From the very first page this book had me. It’s everything you’d want in a story. Family issues, romance, drama, a bit of mystery…it’s all there. The characters are likable when they’re supposed to be and vice versa. An outstanding debut novel!
I love stories like this. Historical, epic, tales of families and their pasts & presents. And of course, all families have secrets. Those secrets play a big role in this latest book from Susan Crandall.
Tallulah had a very unusual childhood. Growing up in a small town means being part of the gossip. And her family offered up much to gossip about. Her parents’ erratic, volatile relationship meant that she and her siblings were left to their own devices much of the time. It fell upon her shoulders to raise her younger siblings during the many times her mom was off saving the world.
So when Tallulah escapes and goes off to build her own life, she has little intention of ever returning. But she can’t stay away when her brother is accused of murder. And this family reunion of sorts will expose all kinds of secrets from her childhood.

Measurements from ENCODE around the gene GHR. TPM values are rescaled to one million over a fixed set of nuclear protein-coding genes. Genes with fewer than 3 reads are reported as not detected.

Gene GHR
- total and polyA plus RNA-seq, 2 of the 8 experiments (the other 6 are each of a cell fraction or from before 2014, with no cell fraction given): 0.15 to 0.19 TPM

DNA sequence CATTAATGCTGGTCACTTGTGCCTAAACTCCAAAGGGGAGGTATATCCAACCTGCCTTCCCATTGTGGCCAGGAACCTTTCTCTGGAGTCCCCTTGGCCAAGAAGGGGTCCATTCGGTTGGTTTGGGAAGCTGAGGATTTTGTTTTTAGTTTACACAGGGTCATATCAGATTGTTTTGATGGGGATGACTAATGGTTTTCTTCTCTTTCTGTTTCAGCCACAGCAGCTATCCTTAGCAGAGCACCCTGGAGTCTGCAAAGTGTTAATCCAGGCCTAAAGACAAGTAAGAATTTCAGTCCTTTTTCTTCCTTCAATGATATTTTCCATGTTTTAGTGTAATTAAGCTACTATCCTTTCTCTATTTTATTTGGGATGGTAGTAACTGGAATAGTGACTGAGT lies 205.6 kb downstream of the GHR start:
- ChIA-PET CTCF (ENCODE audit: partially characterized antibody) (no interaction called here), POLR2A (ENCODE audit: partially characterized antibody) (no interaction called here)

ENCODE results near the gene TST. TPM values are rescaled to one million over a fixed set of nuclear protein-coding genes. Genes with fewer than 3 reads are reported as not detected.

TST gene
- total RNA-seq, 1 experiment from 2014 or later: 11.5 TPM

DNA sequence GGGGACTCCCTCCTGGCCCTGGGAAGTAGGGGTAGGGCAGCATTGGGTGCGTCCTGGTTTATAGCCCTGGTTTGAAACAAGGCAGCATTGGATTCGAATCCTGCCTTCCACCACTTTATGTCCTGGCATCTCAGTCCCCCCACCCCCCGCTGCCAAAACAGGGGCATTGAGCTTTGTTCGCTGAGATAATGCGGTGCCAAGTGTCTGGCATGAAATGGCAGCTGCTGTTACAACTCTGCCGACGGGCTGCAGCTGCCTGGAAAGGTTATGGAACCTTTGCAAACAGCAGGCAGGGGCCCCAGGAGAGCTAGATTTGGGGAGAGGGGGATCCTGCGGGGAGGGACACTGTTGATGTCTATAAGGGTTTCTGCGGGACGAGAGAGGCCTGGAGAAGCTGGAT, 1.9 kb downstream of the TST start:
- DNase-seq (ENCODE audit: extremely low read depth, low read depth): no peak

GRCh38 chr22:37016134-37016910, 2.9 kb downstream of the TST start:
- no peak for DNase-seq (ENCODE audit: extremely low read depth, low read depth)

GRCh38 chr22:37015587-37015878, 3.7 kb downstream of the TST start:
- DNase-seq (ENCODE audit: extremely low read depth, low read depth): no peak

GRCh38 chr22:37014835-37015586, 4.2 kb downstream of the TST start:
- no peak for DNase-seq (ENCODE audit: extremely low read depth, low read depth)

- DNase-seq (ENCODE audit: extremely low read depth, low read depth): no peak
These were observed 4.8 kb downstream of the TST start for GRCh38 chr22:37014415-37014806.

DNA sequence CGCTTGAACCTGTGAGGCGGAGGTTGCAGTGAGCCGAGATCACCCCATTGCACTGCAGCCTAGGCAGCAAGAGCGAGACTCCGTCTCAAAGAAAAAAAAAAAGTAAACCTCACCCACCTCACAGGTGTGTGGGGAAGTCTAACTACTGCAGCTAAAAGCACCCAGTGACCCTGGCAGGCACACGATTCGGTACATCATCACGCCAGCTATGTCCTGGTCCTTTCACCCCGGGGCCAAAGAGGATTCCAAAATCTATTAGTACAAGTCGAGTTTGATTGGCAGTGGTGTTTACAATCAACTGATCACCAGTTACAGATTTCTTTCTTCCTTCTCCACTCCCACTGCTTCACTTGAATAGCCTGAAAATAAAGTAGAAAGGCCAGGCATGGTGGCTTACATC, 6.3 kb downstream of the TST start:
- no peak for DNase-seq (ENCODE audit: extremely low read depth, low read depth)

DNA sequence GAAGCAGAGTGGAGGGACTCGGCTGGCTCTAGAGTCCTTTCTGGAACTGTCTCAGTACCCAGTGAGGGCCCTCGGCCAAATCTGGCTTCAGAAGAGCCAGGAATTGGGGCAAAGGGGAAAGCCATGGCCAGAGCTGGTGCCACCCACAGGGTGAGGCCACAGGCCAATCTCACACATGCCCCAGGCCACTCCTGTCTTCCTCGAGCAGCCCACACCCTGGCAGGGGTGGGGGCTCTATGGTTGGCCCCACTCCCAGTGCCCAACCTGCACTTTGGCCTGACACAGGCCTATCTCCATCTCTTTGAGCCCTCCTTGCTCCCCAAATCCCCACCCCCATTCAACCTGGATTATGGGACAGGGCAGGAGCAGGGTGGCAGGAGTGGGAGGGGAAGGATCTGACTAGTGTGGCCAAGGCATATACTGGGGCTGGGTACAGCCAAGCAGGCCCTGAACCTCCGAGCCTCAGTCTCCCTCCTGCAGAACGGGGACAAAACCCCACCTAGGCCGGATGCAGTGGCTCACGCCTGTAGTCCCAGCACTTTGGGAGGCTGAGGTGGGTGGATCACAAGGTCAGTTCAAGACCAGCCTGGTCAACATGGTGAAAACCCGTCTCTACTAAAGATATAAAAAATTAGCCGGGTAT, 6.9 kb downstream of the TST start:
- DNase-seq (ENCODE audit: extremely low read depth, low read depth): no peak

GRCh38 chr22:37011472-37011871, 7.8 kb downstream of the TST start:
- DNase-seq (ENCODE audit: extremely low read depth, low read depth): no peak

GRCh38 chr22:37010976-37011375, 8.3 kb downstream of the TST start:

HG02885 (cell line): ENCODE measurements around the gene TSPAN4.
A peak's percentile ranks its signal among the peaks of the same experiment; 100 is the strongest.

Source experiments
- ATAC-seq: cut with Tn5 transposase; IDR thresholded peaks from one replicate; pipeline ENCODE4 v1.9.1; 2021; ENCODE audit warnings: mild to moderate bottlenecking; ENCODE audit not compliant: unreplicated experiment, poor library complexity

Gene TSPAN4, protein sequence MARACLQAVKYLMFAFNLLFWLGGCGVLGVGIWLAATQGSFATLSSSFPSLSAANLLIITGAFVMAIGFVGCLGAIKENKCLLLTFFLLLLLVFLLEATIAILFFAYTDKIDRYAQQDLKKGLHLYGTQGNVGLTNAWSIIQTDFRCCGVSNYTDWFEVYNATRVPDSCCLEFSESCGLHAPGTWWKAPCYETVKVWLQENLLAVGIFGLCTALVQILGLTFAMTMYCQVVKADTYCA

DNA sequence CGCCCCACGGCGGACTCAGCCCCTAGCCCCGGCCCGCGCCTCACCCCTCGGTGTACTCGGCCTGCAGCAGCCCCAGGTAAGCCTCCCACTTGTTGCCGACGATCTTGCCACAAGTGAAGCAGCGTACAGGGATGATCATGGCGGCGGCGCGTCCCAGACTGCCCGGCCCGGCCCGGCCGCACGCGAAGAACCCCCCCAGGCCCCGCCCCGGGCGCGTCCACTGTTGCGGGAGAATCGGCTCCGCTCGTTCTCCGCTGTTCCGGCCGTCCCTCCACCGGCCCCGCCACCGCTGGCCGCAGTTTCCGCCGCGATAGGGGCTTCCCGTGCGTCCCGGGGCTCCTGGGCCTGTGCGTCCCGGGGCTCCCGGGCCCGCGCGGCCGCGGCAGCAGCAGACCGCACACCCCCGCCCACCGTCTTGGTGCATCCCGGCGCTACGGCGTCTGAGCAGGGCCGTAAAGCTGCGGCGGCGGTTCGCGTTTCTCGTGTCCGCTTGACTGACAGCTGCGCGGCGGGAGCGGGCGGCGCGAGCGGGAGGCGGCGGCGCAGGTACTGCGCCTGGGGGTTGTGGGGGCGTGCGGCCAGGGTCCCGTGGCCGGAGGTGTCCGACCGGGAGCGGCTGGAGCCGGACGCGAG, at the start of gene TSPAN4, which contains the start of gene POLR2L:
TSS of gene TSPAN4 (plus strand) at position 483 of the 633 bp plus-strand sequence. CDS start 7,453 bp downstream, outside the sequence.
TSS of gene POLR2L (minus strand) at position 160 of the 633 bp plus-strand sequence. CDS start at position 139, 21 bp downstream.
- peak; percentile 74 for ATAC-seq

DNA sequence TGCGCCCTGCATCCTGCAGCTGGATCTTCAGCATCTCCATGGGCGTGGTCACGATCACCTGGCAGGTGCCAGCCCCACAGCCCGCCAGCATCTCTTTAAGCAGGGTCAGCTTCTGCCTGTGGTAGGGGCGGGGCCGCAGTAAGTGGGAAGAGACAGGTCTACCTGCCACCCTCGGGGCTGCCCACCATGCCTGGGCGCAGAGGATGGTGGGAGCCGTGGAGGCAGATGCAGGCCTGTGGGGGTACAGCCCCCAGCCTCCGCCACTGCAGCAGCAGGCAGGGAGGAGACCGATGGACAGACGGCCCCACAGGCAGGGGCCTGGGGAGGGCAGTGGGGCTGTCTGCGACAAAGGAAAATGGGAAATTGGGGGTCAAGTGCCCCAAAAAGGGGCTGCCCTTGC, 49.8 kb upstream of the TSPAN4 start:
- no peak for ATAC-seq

Great story, wonderful characters, and beautifully written!
Southern charm has a bit of a different meaning in Molly Harper’s Southern Eclectic series. I loved Sweet Tea and Sympathy for the big hug that city-girl-Margot’s extended family gave her when she arrived at their doorstep looking for a shoulder… and a job. In Ain’t She a Peach, Harper fleshes out the character of Margot’s goth cousin Frankie, a born and bred southern woman of many talents (including excellent makeup skills).
I really enjoyed getting to know Frankie. She is more than just silly clothes and rainbow hair and slitty eyes at the teenage troublemakers. Frankie is a pop-tart-lovin, jail-sleepin, cancer-survivin, Aunt-Tootie-toleratin lovable 30-something with a stubborn streak and a coroner’s license. With a nudge from Margot and company, Frankie learns how to speak up for herself, catch a crook, and finally let her guard down when it comes to love.
This book is funny, heartwarming, and filled with puppies. And okay yes, I also really liked that Sheriff Eric was part of the happily ever after. ❤